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First off, a happy birthday to victorh.

Secondly,

Kernels without CONFIG_HIGHMEM actually support only up to 896 MB memory. This is because 128 MB of the mapped memory regions (virtual memory) is reserved for information about the memory mapping, page tables, and the like.

If you want more than 896MB to appear to processes, you must enabled CONFIG_HIGHMEM.

Read the following for details: http://kerneltrap.org/node/2450
 
Old 10-03-2005, 04:27 PM   #14
victorh
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Thanks Matir! I didn't notice that nice cake below my name, what a nice surprise from LQ, thanks again Matir and thanks LQ!

To the matter, I've some points so you can consider them Kushal:

- I've used kernel 2.6.8, 2.6.10 and now 2.6.12 all of them compiled by Debian team, all of them came with High Mem Support set. If you are using one of this kernels they have this option set. Even more, I've compiled some kernels, 2.6.11 and recently 2.6.13 for my Gentoo system. This is the option:

High Memory Support
1. off (NOHIGHMEM)
> 2. 4GB (HIGHMEM4G)
3. 64GB (HIGHMEM64G)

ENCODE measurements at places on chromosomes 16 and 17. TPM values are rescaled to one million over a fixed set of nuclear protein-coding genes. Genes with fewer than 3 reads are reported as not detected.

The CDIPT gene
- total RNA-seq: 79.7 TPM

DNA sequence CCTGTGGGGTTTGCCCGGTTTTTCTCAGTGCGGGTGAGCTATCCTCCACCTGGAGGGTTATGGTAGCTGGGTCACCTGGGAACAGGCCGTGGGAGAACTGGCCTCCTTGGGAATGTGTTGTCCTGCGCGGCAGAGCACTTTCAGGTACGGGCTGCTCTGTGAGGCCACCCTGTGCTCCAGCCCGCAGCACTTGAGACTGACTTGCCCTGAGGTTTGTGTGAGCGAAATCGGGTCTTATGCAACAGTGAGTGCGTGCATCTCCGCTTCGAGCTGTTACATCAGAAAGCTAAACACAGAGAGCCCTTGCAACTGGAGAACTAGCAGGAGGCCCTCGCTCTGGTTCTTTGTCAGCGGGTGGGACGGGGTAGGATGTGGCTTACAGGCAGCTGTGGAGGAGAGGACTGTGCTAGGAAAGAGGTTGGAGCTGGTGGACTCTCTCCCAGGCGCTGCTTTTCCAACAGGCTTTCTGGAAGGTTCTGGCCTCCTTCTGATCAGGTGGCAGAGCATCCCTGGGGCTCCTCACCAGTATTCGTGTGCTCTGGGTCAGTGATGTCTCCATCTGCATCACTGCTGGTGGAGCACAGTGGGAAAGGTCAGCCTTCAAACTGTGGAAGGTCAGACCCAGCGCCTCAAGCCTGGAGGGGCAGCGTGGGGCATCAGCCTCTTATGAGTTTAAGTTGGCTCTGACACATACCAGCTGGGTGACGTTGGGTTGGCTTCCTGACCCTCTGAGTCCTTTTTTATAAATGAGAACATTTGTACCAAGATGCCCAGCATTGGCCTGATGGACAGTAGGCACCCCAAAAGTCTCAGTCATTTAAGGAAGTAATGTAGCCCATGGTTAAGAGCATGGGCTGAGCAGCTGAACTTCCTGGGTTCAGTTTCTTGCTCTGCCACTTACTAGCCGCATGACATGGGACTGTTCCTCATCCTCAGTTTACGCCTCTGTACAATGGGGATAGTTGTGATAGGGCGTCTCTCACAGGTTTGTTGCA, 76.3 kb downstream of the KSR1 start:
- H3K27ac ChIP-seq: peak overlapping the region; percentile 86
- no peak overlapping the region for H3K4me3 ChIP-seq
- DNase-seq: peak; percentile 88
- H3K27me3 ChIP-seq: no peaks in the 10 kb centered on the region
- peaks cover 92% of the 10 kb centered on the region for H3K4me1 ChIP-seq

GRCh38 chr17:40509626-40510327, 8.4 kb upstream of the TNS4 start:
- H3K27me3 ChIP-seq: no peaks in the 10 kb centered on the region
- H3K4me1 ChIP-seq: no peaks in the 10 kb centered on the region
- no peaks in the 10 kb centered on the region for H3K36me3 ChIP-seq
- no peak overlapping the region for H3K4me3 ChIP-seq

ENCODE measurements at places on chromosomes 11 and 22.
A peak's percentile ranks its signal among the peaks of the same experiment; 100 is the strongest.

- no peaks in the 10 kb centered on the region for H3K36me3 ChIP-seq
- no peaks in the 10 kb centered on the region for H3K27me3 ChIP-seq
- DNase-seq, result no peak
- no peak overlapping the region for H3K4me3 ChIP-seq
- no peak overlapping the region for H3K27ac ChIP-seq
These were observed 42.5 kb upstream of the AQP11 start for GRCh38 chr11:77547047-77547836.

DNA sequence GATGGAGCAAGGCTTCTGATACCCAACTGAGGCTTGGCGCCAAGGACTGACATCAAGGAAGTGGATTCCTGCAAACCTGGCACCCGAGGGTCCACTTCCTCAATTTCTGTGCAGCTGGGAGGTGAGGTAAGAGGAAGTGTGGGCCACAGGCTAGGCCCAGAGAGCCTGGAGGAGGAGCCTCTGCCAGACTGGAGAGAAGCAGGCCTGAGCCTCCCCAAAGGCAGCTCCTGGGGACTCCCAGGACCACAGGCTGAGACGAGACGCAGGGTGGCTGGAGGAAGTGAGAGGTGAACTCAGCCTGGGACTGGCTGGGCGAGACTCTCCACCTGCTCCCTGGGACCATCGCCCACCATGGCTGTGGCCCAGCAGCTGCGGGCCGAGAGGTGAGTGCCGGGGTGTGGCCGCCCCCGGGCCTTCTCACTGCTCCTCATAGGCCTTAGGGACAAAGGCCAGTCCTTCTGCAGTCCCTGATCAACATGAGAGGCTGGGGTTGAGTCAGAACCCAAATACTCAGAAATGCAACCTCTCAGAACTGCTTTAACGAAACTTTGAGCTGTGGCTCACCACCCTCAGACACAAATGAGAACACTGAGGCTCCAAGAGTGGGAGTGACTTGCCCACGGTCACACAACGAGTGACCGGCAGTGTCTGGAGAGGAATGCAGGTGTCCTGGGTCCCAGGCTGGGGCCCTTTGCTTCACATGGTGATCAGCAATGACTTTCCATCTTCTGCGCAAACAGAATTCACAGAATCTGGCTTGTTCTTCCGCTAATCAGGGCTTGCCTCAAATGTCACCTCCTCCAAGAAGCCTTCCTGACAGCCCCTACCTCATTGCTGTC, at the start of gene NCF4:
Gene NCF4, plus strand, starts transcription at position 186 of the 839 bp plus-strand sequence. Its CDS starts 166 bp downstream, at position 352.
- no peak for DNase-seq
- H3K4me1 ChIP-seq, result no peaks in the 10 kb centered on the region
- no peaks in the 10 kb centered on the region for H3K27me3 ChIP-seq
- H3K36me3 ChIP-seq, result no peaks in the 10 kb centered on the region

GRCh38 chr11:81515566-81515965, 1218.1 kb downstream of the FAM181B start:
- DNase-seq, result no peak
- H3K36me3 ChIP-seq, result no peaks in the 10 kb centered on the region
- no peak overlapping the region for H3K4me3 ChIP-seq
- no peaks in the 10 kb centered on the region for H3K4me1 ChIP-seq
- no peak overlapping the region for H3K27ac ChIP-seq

This option (is already preselected to 4GB so if you want to compile your own kernel you don't have to change this option at all. This kernels also work well. Since you're running kernel 2.6.8 it's very strange that this option is not set....

- Sorry for not being more especific, when I was refering to a log file, I was referring to the syslog file located in /var/log, in this file you can search all the messages of the kernel at booting, it's here that I discovered that I don't have high mem support when I was using kernel 2.4.29 in Debian Sarge, also you can access this messages typing dmesg

- If it's not high mem support (which is I suspect) then you'll find useful information there, just to compare here is what it said in my case:

BIOS-provided physical RAM map:
BIOS-e820: 0000000000000000 - 000000000009fc00 (usable)
BIOS-e820: 000000000009fc00 - 00000000000a0000 (reserved)
BIOS-e820: 00000000000e0000 - 0000000000100000 (reserved)
BIOS-e820: 0000000000100000 - 000000003ff40000 (usable)
BIOS-e820: 000000003ff40000 - 000000003ff50000 (ACPI data)
BIOS-e820: 000000003ff50000 - 0000000040000000 (ACPI NVS)
127MB HIGHMEM available.
896MB LOWMEM available.
On node 0 totalpages: 261952
DMA zone: 4096 pages, LIFO batch:1
Normal zone: 225280 pages, LIFO batch:16
HighMem zone: 32576 pages, LIFO batch:7

- It'll be nice if you can post the part referring to memory for your system so we can rule out this option and maybe start thinking in a hardware problem...

Anyway, the reading recommended by Matir is very interesting, thanks Matir, it's fascinating you never stop learning in Linux...
 
Old 10-03-2005, 04:43 PM   #15
Matir
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As an FYI, even with only 1 GB, I run my system with CONFIG_HIGHMEM4G, and have no noticable slowdown. I can compile x.org and do normal activities with no swapping either.